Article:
Garda documents record that “There is no documentary evidence to show that the guests who attended the wedding in July 1985 were canvassed or interviewed”
Gardai neither sought or were given a list of the people present during the wedding celebrations.
Did they even request to see the Wedding Video or would that have been too much to expect from the Gardai ?
In August 2012 Dr Michael O’ Farrell, Histopathologist in his report to the Gardai confirmed the opinions of the other experts .He concluded that Niall had lived for 3-6 hours after he was assaulted.
After 32 7ears we finally got to see a copy of this report
Provisional Post – Mortem Result
Fr Niall Molloy PM July 85
1 subdural Haemorrage associated with bruising to right eye socket
2 Slight enlargement of left ventricle of heart associated with a mild to moderate degree of atheroma of coronary arteries – insufficient to cause death.
Death primarily the result of No 1 head injury
Pathological opinions on the cause of Pulmonary Oedema
No 2 Above might be at varience with a ‘ Cerebral Lung’ explanation e.g. inhalation of vomit , no evidence on clothes or at scene of heart disease – not severe.
Further investigation : Micropsy for evidence of hypertension
2 Neuropathological opinion on brain. Report in early August ‘85
Signed ( Harbison’s Signature 8th / July / 1985 )
Website has been getting views daily mostly from Ireland but with an increasing number of International visitors. Not many new posts have been made over past view months because we have been viewing documents that were previously not made available to us. We will not comment on what we have found until this process is completed which will be in the coming weeks.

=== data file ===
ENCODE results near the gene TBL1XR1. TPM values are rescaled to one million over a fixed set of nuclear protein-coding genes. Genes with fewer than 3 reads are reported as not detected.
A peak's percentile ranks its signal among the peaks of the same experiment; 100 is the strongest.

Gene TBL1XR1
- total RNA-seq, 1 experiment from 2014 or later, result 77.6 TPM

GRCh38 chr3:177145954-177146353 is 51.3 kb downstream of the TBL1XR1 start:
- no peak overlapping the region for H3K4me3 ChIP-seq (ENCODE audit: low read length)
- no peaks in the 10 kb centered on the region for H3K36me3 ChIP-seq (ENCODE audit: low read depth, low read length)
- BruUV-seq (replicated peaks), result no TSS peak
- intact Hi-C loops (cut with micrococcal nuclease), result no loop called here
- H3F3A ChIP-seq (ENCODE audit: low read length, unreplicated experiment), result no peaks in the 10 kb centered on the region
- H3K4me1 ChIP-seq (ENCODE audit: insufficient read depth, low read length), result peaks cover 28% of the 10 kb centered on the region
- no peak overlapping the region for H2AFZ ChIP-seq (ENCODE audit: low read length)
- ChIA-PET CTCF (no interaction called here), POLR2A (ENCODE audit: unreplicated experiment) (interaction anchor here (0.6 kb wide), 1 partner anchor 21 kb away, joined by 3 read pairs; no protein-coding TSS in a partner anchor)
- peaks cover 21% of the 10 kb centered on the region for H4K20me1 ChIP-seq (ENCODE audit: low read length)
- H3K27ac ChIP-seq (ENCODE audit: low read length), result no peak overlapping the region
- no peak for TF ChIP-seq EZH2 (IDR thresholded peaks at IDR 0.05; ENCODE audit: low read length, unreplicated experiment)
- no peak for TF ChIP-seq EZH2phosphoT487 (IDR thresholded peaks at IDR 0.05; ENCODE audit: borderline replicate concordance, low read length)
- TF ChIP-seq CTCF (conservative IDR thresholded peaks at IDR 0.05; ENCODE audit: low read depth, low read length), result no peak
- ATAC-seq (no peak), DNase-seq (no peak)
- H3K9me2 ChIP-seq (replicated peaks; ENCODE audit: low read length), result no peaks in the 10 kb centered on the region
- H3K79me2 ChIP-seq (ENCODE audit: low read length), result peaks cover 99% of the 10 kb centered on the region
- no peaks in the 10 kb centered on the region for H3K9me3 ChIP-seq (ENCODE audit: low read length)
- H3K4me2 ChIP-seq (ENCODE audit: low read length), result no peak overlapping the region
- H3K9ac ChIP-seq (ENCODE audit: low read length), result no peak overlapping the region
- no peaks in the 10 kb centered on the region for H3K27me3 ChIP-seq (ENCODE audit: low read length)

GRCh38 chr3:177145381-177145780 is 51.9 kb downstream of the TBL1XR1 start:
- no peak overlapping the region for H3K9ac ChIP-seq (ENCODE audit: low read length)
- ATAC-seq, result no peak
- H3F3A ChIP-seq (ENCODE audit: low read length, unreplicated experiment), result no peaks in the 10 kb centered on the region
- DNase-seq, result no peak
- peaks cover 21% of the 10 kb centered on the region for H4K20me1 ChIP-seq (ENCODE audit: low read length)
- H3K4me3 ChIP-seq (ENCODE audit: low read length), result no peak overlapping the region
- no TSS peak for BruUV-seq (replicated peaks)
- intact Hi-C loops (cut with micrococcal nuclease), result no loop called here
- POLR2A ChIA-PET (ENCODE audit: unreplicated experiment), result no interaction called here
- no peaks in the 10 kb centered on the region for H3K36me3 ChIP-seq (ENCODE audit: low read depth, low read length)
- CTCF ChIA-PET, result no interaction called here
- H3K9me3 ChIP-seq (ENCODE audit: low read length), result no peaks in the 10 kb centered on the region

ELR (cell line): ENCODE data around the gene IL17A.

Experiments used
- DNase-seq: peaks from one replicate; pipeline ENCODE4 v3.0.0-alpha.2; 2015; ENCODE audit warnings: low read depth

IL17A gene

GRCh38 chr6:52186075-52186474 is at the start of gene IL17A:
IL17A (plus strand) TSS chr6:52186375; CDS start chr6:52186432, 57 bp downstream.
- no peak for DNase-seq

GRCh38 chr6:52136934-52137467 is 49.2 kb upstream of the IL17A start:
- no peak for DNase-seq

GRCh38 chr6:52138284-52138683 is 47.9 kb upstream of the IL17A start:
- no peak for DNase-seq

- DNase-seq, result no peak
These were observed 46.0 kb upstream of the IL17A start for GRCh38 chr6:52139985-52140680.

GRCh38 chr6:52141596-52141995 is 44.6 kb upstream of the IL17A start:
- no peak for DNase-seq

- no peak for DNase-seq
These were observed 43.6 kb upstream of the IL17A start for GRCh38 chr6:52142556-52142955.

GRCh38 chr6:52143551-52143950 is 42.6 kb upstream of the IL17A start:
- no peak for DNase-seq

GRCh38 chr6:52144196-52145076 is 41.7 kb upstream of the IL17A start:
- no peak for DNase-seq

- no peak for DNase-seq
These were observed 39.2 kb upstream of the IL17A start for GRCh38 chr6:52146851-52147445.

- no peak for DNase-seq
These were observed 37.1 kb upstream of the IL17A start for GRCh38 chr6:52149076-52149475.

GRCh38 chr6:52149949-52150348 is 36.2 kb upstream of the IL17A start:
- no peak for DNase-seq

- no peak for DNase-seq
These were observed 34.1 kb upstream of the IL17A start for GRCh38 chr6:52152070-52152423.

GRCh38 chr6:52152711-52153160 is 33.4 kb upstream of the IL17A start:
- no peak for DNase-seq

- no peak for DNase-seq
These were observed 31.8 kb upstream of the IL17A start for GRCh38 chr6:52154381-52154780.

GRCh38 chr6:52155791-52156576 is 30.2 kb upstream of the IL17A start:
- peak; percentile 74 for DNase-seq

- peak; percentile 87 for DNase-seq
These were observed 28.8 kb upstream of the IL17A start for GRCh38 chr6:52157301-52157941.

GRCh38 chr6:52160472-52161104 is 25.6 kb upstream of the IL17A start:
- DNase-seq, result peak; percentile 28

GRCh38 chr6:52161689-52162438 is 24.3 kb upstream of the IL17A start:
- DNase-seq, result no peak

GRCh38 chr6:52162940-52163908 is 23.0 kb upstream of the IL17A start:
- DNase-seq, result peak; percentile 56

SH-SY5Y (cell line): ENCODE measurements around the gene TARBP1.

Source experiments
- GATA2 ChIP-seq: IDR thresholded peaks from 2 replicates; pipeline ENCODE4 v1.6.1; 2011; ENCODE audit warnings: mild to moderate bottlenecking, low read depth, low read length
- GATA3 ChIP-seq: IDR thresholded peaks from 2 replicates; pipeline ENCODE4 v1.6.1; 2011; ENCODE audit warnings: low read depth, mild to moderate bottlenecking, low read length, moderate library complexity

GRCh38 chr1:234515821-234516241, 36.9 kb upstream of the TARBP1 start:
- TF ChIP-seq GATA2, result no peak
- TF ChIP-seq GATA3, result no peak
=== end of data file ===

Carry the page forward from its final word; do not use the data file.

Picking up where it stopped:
Tom Brady in the Sunday Independent 20th August 2017
FR NIALL MOLLOY
The acquittal of the late Richard Flynn of the killing of Father Niall Molloy sparked off a controversy that lasted for 30 years after the priest’s death.
Fr Molloy’s body was found in the home of the Flynns at Kilcoursey House in Clara, Co Offaly, on July 8, 1985.
Mr Flynn was charged with manslaughter and assault but at his trial, the late Judge Frank Roe directed the jury to find him not guilty on both counts.
The decision fuelled the nationwide interest in the case and created a flurry of rumours, none of them substantiated, about what had taken place that night in Kilcoursey House.
Since then, further allegations were made about the events and the subsequent Garda investigation into the killing.
A senior counsel, Dominic McGinn, was appointed to take a fresh look and he concluded that, given the passage of time, the death of many witnesses and the reluctance of others to give evidence, it was unlikely that any further inquiry would have a reasonable prospect of establishing the truth.
Mr McGinn found that, in light of the confession made by Mr Flynn on a number of occasions to inflicting violence on Fr Molloy, the direct acquittal of Mr Flynn at his trial was extraordinary.
While much criticism had been directed at Judge Roe, a careful reading of an assessment by prosecution counsel of the evidence revealed the decision might have been partly attributable to concessions made by State Pathologist, the late Dr John Harbison, under cross examination, Mr McGinn said.